You said recently: "In the Google world, the content creators are the engineers." What did you mean?
Auletta: Start from the assumption that anything that captures our attention — a YouTube video, e-mail, a social network, a game on our smartphone — is content. The folks who create that content are engineers. Google News aggregates rather than creates content, but the engineer who designed it succeeded in capturing the attention of a vast audience. A reason Google awards its engineers a day a week or 20 percent of their time to work on any project of their choosing is because they want them to create new products — content — to capture the attention of users.
Is content king — or is technology?
Auletta: The consumer is king, and technology enables this. It allows consumers to choose what they want and when. It provides portability. It provides choice. And it broadens the definition of content. If I'm spending two hours on Facebook, that's two hours not spent on some media content company like CBS or on a book. Is Facebook content? It is to the person spending two hours on Facebook.
Eric Schmidt says he believes that newspapers won't die, adding that Google "needs these content partners to survive." But he is obviously aware that Google could be contributing to their demise. How does he come to terms with this paradox?
Auletta: He doesn't really. Google pumps some money into newspapers with its AdWords and AdSense programs, but Schmidt acknowledged to me that these will not restore newspapers to good health. Some newspapers will die, he also acknowledged. It is true that Google search needs good information, and many newspapers provide it. But Google is under no illusions that the "good old days" will return, or that Google is responsible for the demise of newspapers. Schmidt's soft words are meant, in part, to take the onus off Google.
Does Google really "do evil" to traditional media?
Auletta: Google is not composed of cold businessmen; they are cold engineers. The difference is that Google is not obsessed with killing competitors; they're obsessed with eliminating inefficiencies. They're not trying to harm the New York Times with Google News or NBC with YouTube. In some ways, they help them. A reason NBC's "Saturday Night Live" is reaching a younger audience is because it winks as YouTube downloads its skits.
But Google and the Internet do disrupt traditional media business models. More than a few traditional media executives fervently believe Google aims to conquer the world. By obsessing about Google's "evil" intentions they spend too much time playing defense and not enough time figuring out their own digital offense.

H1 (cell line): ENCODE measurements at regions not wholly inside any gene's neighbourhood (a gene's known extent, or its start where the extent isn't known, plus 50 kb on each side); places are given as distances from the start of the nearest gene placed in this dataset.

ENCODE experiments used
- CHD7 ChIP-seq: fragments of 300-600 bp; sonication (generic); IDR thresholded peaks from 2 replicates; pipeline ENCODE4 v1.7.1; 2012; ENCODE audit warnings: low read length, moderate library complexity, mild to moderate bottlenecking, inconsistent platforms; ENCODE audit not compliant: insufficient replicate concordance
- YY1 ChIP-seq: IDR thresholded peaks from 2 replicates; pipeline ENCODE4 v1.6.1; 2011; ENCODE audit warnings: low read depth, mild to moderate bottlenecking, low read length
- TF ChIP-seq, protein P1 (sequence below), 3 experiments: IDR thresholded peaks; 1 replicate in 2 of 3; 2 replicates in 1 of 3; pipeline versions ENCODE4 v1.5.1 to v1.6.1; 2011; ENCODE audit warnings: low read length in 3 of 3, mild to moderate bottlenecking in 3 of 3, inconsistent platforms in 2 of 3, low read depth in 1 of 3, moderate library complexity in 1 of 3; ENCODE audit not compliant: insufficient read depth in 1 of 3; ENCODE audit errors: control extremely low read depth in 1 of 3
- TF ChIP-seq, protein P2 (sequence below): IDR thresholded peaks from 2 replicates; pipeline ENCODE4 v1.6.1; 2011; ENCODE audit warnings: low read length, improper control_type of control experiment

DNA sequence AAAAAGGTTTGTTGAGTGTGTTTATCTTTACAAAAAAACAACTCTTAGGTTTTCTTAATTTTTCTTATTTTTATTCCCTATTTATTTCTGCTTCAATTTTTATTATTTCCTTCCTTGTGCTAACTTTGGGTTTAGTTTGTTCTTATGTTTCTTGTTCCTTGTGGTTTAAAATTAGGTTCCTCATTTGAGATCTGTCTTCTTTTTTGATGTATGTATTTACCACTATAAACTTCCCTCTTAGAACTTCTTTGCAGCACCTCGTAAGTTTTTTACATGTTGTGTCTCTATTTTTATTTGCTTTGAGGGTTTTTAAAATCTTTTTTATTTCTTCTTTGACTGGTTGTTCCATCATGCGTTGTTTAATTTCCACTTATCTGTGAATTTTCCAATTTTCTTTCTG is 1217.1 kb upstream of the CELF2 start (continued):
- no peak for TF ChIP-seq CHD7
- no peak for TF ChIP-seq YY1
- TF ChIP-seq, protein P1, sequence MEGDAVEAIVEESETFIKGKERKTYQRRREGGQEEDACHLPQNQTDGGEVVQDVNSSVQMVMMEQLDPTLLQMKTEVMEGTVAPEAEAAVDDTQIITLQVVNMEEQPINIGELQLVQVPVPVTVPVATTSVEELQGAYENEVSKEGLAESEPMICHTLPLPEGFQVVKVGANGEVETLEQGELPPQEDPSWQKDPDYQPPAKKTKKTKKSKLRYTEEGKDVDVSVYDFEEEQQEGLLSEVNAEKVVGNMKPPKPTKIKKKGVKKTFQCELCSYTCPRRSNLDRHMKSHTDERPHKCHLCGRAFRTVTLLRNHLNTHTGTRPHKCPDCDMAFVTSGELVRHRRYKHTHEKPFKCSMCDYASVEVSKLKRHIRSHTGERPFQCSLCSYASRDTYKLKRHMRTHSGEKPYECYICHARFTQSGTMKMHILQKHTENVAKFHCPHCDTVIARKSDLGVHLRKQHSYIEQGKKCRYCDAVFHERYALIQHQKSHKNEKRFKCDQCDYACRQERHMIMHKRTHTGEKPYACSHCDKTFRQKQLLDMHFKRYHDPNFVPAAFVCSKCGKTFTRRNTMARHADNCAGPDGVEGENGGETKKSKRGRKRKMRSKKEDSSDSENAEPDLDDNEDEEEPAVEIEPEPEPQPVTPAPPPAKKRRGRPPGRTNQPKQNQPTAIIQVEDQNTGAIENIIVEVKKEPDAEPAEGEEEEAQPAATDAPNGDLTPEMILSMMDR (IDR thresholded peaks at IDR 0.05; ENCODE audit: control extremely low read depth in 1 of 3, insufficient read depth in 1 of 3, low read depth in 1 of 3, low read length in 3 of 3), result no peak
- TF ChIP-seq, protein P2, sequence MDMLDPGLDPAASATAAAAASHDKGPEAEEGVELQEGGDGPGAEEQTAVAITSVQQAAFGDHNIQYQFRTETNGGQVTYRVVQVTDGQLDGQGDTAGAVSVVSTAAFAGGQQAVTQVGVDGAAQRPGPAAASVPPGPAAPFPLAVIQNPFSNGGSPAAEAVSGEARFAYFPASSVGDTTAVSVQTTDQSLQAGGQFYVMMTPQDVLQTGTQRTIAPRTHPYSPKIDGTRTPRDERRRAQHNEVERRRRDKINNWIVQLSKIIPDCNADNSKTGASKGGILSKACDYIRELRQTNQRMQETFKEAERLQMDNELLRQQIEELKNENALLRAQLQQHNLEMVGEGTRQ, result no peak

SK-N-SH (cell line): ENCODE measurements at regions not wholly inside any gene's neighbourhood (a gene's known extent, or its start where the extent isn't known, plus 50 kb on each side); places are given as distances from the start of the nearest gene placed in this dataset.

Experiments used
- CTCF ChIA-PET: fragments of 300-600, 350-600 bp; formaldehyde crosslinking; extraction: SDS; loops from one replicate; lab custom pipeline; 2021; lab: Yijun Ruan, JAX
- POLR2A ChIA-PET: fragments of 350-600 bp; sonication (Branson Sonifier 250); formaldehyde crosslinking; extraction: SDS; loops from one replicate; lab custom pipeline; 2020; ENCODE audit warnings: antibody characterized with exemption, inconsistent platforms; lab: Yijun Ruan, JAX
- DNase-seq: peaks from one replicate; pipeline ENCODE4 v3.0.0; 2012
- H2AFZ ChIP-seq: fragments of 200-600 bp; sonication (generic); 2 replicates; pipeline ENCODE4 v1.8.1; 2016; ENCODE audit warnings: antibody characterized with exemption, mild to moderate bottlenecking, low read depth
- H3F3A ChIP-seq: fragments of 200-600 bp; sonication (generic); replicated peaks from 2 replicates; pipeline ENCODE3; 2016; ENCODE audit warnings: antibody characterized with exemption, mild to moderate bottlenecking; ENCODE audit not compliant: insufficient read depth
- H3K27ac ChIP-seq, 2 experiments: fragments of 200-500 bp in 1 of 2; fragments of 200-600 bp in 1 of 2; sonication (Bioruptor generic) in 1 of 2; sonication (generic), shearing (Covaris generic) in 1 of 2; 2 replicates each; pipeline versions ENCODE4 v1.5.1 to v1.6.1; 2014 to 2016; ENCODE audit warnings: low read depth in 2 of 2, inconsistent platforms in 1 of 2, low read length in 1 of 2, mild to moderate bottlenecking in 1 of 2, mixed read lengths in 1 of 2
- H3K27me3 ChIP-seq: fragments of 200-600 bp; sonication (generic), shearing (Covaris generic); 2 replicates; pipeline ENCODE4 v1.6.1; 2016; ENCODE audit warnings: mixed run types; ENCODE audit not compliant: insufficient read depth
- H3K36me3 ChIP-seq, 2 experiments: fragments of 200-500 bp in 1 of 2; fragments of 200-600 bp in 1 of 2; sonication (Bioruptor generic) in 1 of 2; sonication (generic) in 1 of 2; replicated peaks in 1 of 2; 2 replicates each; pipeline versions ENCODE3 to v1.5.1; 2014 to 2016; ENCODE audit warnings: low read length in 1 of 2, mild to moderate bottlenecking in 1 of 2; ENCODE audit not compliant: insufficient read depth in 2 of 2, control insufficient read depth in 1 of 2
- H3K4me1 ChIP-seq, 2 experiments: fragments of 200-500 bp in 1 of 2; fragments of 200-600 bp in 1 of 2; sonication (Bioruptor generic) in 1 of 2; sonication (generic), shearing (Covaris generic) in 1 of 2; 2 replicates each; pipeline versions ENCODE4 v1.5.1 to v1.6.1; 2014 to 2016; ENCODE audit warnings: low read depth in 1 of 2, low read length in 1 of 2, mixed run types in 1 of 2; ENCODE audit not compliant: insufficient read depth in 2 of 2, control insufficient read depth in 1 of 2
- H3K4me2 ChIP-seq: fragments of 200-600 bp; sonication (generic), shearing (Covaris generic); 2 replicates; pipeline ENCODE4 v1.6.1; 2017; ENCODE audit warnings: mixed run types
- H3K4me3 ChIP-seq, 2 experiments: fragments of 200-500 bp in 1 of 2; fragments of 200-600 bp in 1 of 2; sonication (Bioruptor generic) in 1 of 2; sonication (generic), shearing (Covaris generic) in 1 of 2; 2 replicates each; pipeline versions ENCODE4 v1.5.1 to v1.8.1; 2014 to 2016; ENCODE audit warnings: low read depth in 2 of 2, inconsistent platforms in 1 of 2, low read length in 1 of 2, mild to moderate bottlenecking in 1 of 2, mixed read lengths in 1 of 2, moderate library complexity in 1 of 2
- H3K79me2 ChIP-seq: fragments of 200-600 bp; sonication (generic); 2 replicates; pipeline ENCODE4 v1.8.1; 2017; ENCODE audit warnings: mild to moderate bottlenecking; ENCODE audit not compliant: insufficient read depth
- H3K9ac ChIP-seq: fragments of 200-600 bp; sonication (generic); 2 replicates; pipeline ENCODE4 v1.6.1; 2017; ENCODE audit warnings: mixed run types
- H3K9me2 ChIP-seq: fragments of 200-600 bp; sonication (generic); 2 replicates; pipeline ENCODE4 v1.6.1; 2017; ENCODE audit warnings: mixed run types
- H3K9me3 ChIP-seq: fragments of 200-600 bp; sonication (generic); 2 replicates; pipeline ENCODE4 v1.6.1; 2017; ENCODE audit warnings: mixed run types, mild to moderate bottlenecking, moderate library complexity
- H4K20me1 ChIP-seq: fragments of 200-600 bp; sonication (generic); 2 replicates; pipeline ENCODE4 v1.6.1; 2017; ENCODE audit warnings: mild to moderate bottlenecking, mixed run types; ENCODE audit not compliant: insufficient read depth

What do you see as Google's biggest challenge going forward?
Auletta: Google has many challenges, bo
th internal and external. Internally, size is a challenge — how to avoid becoming bureaucratic? How does Google retain good engineers and executives who might want to join upstarts where their opportunities to play bigger roles, and make a financial killing, increase? How does Google not succumb to hubris and become self-satisfied? Externally, Google need worry about: new search competitors; the many threatened corporations that want to gang up on them; and the government bear that can, as Microsoft learned a decade ago, smack them down.
Could Google come to be eclipsed by social media, such as Facebook or Twitter?
Auletta: Yes. Instead of getting thousands of answers to a question about, say, what's the best camera to buy, what if Facebook or Twitter users could ask their friends for recommendations? That's a more trustworthy search result than a flood of anonymous search results.
Google co-founder Sergey Brin told you that "people don't buy books anymore" and that you should put your new book online for free. Your response?
Auletta: When Brin told me this I asked him a series of questions. Who, I asked him, would pay me a salary to work on the book? Who would pay for my 13 trips to Google, including airfare, hotel and car? Who would edit the book? Who would do the book tour and marketing? Who would prepare the index? Who would do the legal vetting?
By the end of my questions, Brin wanted to change the subject. The reason, I think, is that he has an innocent faith in the Internet and inadequate knowledge about how books are published.
Will we see "Googled" online for free?
Auletta: No. Writing is how I earn a living. For me "free" would send me to the poor house.